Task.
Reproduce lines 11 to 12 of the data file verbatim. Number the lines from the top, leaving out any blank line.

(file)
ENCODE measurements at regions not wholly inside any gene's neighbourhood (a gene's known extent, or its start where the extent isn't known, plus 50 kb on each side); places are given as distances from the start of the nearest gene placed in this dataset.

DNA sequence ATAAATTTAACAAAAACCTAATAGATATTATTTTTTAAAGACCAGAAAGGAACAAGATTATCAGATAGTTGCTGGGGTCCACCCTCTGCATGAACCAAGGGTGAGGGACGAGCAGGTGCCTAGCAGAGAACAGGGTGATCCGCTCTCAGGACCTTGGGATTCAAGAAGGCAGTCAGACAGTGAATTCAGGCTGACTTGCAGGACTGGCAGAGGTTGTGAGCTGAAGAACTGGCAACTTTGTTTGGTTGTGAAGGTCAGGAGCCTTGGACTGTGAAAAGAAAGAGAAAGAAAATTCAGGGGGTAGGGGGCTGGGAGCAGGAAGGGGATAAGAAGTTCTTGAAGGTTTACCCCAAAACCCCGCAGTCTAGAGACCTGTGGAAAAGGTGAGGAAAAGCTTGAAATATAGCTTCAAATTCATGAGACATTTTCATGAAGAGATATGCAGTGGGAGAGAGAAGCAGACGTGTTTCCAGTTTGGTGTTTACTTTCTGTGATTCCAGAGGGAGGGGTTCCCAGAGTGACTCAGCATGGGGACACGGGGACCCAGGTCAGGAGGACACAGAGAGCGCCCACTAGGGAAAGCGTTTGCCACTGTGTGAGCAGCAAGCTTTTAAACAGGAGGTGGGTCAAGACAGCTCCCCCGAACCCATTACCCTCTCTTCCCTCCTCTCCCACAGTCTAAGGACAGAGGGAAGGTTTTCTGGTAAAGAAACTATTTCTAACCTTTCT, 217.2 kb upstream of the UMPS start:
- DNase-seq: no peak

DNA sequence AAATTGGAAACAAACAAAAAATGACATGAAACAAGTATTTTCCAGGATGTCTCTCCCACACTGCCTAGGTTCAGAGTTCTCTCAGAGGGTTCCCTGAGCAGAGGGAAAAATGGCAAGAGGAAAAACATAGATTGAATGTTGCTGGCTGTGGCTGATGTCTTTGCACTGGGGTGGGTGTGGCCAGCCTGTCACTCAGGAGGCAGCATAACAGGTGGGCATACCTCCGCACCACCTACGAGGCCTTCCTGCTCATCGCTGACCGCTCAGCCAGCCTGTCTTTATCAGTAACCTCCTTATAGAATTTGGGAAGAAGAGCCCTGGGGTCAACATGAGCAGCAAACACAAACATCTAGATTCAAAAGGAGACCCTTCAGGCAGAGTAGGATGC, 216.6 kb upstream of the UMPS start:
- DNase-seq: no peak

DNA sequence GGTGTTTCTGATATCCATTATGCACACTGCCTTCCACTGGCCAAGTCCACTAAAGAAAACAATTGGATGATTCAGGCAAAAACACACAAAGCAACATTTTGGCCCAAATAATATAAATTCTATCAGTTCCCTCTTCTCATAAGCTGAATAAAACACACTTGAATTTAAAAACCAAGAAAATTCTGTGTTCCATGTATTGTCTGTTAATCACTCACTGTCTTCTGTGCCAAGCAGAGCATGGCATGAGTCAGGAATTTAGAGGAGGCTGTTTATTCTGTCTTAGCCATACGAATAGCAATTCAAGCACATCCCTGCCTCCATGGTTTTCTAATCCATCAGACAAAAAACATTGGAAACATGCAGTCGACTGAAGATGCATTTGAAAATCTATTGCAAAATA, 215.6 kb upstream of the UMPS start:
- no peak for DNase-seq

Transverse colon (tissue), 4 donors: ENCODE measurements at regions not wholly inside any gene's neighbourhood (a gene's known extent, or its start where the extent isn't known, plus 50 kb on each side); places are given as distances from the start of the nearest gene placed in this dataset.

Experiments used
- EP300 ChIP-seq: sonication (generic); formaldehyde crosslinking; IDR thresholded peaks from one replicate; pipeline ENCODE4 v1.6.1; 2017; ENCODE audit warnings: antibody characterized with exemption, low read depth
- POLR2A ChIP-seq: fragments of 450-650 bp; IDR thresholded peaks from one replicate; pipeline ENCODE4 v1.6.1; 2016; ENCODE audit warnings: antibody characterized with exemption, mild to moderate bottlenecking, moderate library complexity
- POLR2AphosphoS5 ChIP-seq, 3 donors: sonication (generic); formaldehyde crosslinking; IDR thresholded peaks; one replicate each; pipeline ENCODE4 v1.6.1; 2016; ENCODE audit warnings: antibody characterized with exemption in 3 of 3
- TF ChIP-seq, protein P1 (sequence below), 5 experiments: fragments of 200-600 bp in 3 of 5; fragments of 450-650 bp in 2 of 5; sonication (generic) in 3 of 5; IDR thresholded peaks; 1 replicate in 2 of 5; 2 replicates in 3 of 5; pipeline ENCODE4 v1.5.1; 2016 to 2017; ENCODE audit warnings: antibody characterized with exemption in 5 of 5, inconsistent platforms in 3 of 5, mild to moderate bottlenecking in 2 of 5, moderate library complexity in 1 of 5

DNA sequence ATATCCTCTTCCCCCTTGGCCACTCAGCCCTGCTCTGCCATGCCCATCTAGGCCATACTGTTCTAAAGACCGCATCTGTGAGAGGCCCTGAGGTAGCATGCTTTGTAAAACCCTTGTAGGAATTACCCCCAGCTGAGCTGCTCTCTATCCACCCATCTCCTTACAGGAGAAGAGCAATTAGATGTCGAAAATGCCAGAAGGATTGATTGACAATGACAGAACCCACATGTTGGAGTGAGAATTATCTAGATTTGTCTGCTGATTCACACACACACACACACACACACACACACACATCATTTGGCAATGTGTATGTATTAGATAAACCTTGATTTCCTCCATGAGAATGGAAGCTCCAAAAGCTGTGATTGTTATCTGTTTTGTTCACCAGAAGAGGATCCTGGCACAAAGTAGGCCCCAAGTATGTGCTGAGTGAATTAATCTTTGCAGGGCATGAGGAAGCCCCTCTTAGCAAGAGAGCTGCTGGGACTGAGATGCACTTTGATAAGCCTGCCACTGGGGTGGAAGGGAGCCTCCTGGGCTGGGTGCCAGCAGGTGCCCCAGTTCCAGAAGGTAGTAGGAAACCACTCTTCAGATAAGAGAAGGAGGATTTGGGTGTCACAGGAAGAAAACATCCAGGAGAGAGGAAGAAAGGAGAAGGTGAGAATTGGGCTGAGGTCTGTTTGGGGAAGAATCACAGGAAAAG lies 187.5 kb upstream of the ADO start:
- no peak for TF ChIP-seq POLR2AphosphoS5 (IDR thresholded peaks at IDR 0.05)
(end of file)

- POLR2A ChIP-seq: fragments of 450-650 bp; IDR thresholded peaks from one replicate; pipeline ENCODE4 v1.6.1; 2016; ENCODE audit warnings: antibody characterized with exemption, mild to moderate bottlenecking, moderate library complexity
- POLR2AphosphoS5 ChIP-seq, 3 donors: sonication (generic); formaldehyde crosslinking; IDR thresholded peaks; one replicate each; pipeline ENCODE4 v1.6.1; 2016; ENCODE audit warnings: antibody characterized with exemption in 3 of 3